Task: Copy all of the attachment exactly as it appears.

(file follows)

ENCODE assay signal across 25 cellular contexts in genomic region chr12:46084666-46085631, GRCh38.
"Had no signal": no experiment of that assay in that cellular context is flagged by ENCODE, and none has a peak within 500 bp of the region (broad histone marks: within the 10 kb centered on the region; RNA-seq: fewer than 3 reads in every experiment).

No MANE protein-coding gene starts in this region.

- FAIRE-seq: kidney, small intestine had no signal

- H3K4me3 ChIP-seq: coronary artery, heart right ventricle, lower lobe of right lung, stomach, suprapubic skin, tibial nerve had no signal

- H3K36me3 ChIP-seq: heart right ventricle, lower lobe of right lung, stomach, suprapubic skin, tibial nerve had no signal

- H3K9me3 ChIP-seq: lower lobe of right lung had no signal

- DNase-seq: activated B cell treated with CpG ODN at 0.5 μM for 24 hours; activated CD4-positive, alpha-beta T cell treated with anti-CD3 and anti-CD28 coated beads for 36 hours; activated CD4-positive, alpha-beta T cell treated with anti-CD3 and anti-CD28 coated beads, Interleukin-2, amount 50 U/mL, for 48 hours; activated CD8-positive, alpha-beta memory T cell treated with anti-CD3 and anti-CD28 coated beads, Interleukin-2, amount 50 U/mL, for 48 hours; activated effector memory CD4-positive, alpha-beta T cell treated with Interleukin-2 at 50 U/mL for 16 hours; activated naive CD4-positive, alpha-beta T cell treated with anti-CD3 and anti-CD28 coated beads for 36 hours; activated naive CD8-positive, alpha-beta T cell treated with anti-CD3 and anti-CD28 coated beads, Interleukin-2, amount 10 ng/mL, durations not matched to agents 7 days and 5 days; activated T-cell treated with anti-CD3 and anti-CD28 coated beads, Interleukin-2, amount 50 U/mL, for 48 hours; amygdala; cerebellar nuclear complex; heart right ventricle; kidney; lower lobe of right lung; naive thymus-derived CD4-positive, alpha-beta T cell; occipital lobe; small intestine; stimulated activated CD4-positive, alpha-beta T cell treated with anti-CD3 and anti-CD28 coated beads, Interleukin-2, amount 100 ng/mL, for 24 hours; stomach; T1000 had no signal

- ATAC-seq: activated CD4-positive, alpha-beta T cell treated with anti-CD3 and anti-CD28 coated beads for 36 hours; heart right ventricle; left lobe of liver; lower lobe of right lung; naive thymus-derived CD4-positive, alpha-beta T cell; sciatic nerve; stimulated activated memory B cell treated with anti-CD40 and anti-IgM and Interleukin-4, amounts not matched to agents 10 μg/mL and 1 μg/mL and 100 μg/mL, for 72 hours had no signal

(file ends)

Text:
ENCODE assay signal across 25 cellular contexts in genomic region chr12:46084666-46085631, GRCh38.
"Had no signal": no experiment of that assay in that cellular context is flagged by ENCODE, and none has a peak within 500 bp of the region (broad histone marks: within the 10 kb centered on the region; RNA-seq: fewer than 3 reads in every experiment).

No MANE protein-coding gene starts in this region.

- FAIRE-seq: kidney, small intestine had no signal

- H3K4me3 ChIP-seq: coronary artery, heart right ventricle, lower lobe of right lung, stomach, suprapubic skin, tibial nerve had no signal

- H3K36me3 ChIP-seq: heart right ventricle, lower lobe of right lung, stomach, suprapubic skin, tibial nerve had no signal

- H3K9me3 ChIP-seq: lower lobe of right lung had no signal

- DNase-seq: activated B cell treated with CpG ODN at 0.5 μM for 24 hours; activated CD4-positive, alpha-beta T cell treated with anti-CD3 and anti-CD28 coated beads for 36 hours; activated CD4-positive, alpha-beta T cell treated with anti-CD3 and anti-CD28 coated beads, Interleukin-2, amount 50 U/mL, for 48 hours; activated CD8-positive, alpha-beta memory T cell treated with anti-CD3 and anti-CD28 coated beads, Interleukin-2, amount 50 U/mL, for 48 hours; activated effector memory CD4-positive, alpha-beta T cell treated with Interleukin-2 at 50 U/mL for 16 hours; activated naive CD4-positive, alpha-beta T cell treated with anti-CD3 and anti-CD28 coated beads for 36 hours; activated naive CD8-positive, alpha-beta T cell treated with anti-CD3 and anti-CD28 coated beads, Interleukin-2, amount 10 ng/mL, durations not matched to agents 7 days and 5 days; activated T-cell treated with anti-CD3 and anti-CD28 coated beads, Interleukin-2, amount 50 U/mL, for 48 hours; amygdala; cerebellar nuclear complex; heart right ventricle; kidney; lower lobe of right lung; naive thymus-derived CD4-positive, alpha-beta T cell; occipital lobe; small intestine; stimulated activated CD4-positive, alpha-beta T cell treated with anti-CD3 and anti-CD28 coated beads, Interleukin-2, amount 100 ng/mL, for 24 hours; stomach; T1000 had no signal

- ATAC-seq: activated CD4-positive, alpha-beta T cell treated with anti-CD3 and anti-CD28 coated beads for 36 hours; heart right ventricle; left lobe of liver; lower lobe of right lung; naive thymus-derived CD4-positive, alpha-beta T cell; sciatic nerve; stimulated activated memory B cell treated with anti-CD40 and anti-IgM and Interleukin-4, amounts not matched to agents 10 μg/mL and 1 μg/mL and 100 μg/mL, for 72 hours had no signal